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Establishing a formal meditation practice is a powerful way to tap into stillness, manage stress, enhance your overall well-being, and explore the spiritual layers of life. Dedicating time daily to practice meditation creates a habitual retreat into stillness that can serve as an anchor to a deeper level of awareness and keep you from drifting too far out to sea in the turbulent and chaotic activity of daily life. A regular, daily practice is ideal, but with busy lives it can sometimes be challenging to make the time to sit down and meditate.
Fortunately, with some minor tweaks to your attention, everyday activities can become a fertile field for cultivating awareness and present-moment witnessing. It becomes a matter not of what activity you’re engaged in, but rather the quality of attention you bring to that activity. When you begin to shift out of your repetitive thought stream, any activity can become a more conscious and profound experience. Let’s explore the following steps as tools to make everyday experiences more mindful.
Think of anything you do on a daily basis and ask yourself how often you set a clear intention prior to beginning that task. Your intention is an almost subconscious autopilot that runs behind the scenes. However, if you bring forth a conscious intention for the activity you’re engaging in, it will activate additional attention on what it is you’re doing. Better yet is to have the intention for increased attention on the task at hand. Begin your activity with the following affirmation: I am awake and aware; I choose to be fully present as I ___________.
One of the reasons so many meditation traditions focus on the breath is because it is always with you; as long as you live, you breathe. The breath, therefore, is an ever-present anchor to the present moment. By bringing your awareness into the fullness of each breath, you ground yourself in the here and now. Deep, full breathing calms the mind, soothes the body, and takes you into the timelessness eternity of each moment. In the middle of any activity that is pulling your mind into the past or the future, settle into your breath and come home to the now.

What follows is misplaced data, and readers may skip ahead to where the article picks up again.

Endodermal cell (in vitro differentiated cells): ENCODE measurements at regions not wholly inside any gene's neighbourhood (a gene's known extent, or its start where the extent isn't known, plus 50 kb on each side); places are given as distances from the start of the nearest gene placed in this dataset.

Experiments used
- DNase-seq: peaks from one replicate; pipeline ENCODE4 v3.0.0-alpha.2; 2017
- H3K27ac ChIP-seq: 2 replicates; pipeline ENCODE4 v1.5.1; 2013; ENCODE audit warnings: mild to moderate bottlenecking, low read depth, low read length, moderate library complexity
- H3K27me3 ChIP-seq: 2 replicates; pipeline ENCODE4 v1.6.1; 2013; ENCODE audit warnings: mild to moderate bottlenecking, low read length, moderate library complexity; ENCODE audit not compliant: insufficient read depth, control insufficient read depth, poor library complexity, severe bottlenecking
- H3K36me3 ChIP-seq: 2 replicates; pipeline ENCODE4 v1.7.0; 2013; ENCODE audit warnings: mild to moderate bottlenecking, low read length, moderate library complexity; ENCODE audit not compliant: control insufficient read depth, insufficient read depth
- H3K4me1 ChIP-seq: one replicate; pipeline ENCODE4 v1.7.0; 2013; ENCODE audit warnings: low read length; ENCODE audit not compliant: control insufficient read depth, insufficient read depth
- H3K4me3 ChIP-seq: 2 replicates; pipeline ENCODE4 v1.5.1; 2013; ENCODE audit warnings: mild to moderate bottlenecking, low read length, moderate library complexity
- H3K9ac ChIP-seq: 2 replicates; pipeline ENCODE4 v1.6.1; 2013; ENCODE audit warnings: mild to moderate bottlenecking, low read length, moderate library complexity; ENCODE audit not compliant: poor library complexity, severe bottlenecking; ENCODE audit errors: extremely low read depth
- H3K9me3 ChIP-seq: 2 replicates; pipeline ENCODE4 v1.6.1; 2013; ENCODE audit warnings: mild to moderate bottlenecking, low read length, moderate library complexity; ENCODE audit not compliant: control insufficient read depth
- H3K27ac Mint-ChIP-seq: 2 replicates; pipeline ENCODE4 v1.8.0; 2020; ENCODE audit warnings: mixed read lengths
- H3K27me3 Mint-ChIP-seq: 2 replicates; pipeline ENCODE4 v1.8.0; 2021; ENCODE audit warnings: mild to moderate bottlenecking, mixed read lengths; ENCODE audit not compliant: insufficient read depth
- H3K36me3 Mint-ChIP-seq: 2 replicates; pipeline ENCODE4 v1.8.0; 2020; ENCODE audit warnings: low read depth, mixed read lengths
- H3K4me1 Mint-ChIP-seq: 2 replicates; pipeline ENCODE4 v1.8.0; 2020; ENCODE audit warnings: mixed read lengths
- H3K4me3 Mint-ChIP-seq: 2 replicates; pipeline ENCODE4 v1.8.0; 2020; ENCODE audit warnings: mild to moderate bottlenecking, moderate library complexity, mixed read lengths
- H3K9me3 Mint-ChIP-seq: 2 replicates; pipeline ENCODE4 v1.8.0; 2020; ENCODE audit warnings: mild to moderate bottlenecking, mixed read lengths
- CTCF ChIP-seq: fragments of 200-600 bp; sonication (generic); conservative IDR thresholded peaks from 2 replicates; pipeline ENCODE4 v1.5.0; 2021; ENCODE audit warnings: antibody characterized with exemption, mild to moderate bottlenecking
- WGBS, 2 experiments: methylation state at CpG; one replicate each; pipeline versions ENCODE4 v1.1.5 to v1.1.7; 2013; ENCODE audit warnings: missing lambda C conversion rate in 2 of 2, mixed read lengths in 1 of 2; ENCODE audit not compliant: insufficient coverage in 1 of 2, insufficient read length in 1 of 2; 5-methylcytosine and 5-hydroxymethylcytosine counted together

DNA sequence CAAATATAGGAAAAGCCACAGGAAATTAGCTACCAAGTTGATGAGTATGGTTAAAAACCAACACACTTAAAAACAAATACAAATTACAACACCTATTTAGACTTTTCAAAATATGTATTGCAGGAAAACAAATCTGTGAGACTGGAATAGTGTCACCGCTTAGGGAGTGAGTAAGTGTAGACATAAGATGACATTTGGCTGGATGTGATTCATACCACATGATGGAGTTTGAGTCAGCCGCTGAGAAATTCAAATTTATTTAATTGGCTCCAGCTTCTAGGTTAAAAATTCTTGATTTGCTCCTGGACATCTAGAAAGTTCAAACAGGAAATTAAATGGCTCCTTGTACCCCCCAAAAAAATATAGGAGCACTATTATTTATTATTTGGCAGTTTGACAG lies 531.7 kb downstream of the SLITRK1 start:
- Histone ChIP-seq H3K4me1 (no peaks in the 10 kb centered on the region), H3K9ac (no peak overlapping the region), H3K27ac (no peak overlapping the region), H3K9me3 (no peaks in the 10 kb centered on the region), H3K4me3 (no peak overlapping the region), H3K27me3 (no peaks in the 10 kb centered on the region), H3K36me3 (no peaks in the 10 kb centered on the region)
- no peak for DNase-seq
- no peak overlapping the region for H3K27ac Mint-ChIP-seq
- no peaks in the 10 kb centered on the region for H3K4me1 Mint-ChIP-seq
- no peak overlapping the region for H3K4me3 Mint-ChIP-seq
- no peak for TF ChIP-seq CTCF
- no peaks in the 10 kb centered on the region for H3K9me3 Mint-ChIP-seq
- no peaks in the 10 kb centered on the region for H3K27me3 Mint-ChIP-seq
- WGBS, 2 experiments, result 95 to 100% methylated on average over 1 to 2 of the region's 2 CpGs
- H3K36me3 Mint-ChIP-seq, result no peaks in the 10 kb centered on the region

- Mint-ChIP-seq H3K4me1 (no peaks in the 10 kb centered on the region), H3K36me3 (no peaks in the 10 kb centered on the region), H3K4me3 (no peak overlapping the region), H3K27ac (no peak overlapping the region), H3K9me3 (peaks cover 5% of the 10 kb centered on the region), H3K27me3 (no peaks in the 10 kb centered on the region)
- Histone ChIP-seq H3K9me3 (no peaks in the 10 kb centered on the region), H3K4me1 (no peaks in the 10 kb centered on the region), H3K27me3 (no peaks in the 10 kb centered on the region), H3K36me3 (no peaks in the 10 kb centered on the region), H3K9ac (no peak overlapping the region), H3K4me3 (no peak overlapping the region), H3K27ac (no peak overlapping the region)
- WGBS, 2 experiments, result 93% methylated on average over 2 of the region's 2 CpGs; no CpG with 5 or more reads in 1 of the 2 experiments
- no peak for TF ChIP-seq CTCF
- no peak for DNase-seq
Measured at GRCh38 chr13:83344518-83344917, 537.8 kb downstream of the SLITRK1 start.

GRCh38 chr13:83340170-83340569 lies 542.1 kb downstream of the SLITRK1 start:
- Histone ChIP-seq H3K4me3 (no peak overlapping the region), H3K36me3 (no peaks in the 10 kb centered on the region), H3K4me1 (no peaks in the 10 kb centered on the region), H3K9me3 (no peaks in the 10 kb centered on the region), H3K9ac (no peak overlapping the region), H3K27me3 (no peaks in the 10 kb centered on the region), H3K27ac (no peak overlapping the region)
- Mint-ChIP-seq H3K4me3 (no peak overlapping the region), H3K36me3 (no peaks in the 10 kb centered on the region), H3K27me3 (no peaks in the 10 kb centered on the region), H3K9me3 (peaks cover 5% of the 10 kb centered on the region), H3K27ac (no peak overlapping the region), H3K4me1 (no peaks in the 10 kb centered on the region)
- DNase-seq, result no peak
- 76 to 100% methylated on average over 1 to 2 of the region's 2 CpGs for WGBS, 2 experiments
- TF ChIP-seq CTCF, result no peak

It’s important to remember that you don’t have a body and a mind—you have a body-mind. The body-mind is a unified, inseparable whole being that is in a state of constant communication with itself at every level. Described by the yogic sage Patanjali as the Annamaya Kosha, the physical body is the sheath or layer of life made of food that serves as your most intimate instrument for experiencing the physical world. When you shift your attention to your body, you begin to eavesdrop on a symphony of sensations, textures, pressures, temperatures, and movements. Think about it, nearly all of your waking energy is directed outward. When you turn your awareness inward (as you do during the practice of yoga), you begin to have a genuine in-body experience. Feeling the body during any activity or experience helps you to be more mindful and aware of the here and now.
Your sense organs are gateways through which the external world is metabolized into your own subjective experience. Each sense is a wonder to behold, a universe in itself. By shifting all your attention to the input received by one specific sense, you become aware of all the subtle nuances, vibrations, and levels contained within just one small sliver of your perceptual apparatus. You also begin to recognize the sheer magnitude of information pouring into your senses at any given moment. This blend of sensory impressions is totally unique, moment by moment. It has never been before and will never come again, so be sure to give it your most precious resource—attention.